Dinner at (arguably) the Best Restaurant in the World ... Noma
An adventure in Greenland awaits, full of incredible arctic exploits – glaciers, icebergs, whale-watching and the midnight sun.
But en-route, a brief stopover in Copenhagen provides an unmissable opportunity to visit one of the most famous restaurants in the world – the iconic Noma.
Noma was at the forefront of the reinvention of Nordic cuisine in recent years. First opening in 2003, Chef René Redzepi’s innovative and imaginative cuisine took the world by storm, and reinvigorated interest in traditional Nordic ingredients and techniques. Voted best restaurant in the world for four out of five years between 2010 and 2014, and with two Michelin stars, Noma was still ranked fifth best restaurant in the world when it closed in December 2016.
Thankfully, in February 2018, Noma re-opened in a dramatic new premises, with Chef Redzepi and his team committed to re-establishing the venue as one of the most influential dining destinations in the world.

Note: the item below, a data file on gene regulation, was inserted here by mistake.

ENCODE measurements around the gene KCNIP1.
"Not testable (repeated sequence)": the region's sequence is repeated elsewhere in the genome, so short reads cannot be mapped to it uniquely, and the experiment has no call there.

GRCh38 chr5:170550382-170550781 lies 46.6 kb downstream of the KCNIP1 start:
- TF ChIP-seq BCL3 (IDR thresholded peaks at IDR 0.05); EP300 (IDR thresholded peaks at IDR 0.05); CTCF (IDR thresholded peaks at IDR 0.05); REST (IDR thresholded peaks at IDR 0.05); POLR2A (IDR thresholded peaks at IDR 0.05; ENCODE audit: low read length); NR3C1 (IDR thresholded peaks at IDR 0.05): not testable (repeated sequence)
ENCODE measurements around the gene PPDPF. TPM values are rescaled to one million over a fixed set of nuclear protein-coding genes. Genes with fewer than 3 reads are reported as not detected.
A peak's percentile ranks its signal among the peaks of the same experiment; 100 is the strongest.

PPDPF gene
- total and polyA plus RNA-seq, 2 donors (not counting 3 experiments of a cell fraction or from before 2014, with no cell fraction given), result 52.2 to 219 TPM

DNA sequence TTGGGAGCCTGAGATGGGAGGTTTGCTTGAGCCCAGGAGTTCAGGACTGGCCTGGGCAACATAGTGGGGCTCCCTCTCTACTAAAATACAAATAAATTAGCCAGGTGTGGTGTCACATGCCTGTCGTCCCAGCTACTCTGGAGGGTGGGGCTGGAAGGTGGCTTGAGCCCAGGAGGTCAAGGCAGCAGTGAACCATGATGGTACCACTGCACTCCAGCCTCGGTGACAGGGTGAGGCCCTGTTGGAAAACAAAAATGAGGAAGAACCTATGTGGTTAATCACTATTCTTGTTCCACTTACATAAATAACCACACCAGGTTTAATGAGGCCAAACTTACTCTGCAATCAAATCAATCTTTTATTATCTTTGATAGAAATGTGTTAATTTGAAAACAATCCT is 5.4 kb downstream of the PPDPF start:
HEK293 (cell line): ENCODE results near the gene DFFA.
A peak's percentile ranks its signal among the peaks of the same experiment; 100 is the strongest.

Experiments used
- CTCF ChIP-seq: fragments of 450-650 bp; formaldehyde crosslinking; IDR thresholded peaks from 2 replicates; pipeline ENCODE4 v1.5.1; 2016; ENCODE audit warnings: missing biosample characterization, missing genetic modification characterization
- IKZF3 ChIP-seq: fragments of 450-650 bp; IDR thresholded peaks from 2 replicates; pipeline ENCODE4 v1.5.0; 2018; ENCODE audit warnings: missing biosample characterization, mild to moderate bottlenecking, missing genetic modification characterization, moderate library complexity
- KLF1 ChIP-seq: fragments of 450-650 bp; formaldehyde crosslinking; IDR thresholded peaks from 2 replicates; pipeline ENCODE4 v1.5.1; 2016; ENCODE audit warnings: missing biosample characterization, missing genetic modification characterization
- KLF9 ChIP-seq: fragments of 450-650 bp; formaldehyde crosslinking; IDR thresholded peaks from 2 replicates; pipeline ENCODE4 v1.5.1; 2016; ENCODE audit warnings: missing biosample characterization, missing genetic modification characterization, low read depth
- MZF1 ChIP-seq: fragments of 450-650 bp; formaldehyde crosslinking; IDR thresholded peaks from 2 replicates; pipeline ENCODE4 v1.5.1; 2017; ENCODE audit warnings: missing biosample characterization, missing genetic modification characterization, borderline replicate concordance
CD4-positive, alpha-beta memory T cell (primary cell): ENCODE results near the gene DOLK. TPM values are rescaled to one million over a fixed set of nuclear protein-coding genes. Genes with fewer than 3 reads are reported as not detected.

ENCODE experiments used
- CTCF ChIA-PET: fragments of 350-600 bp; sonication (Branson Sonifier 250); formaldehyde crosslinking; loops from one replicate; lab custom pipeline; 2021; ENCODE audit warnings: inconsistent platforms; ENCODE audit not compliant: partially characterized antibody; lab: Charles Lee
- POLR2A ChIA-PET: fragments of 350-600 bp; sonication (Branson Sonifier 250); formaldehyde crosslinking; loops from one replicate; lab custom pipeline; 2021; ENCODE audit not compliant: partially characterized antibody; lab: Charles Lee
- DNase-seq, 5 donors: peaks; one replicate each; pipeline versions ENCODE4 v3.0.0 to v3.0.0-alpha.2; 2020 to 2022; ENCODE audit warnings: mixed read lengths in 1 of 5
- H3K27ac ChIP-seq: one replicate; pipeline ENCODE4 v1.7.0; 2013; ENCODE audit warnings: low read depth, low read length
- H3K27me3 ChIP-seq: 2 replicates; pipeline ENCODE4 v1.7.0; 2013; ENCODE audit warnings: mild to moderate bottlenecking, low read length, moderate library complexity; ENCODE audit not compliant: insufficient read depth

With bookings opening months in advance, and selling out within minutes, a reservation at Noma is hard won. For us it necessitated ruthlessly watching the launch date, a 3am wake-up, and frantic clicking on multiple computers simultaneously to eventually score a table (with up-front payment in full required to confirm the reservation)!
So was it worth it?
For dedicated foodies, keen for a truly unique and completely unforgettable dining experience – the answer is a resounding yes! Here’s what to expect from a visit…
The entrance to Noma is understated, to say the least. In a quiet, overgrown and almost industrial corner of central Copenhagen, a single wrought-iron sign indicates we have arrived at our destination. But there is no restaurant in sight. We pause, nervously wondering if we are in the right place, and what we are supposed to do now. But then Noma team members materialise, and ask if we have a reservation. We breathe a sigh of relief (this is not a dinner booking we want to mess up!).